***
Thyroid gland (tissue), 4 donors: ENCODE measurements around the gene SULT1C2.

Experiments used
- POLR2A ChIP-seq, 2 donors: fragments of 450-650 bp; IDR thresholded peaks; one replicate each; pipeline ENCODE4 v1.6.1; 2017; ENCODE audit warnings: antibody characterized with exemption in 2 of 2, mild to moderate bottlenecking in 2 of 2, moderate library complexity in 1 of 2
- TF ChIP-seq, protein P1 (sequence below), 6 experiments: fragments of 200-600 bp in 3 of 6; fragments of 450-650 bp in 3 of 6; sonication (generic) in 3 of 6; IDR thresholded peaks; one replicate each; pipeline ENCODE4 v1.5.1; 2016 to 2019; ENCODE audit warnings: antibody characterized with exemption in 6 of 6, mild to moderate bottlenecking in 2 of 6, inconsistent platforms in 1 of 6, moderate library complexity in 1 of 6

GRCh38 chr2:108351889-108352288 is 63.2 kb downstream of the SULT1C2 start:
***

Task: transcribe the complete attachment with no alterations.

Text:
Thyroid gland (tissue), 4 donors: ENCODE measurements around the gene SULT1C2.

Experiments used
- POLR2A ChIP-seq, 2 donors: fragments of 450-650 bp; IDR thresholded peaks; one replicate each; pipeline ENCODE4 v1.6.1; 2017; ENCODE audit warnings: antibody characterized with exemption in 2 of 2, mild to moderate bottlenecking in 2 of 2, moderate library complexity in 1 of 2
- TF ChIP-seq, protein P1 (sequence below), 6 experiments: fragments of 200-600 bp in 3 of 6; fragments of 450-650 bp in 3 of 6; sonication (generic) in 3 of 6; IDR thresholded peaks; one replicate each; pipeline ENCODE4 v1.5.1; 2016 to 2019; ENCODE audit warnings: antibody characterized with exemption in 6 of 6, mild to moderate bottlenecking in 2 of 6, inconsistent platforms in 1 of 6, moderate library complexity in 1 of 6

GRCh38 chr2:108351889-108352288 is 63.2 kb downstream of the SULT1C2 start: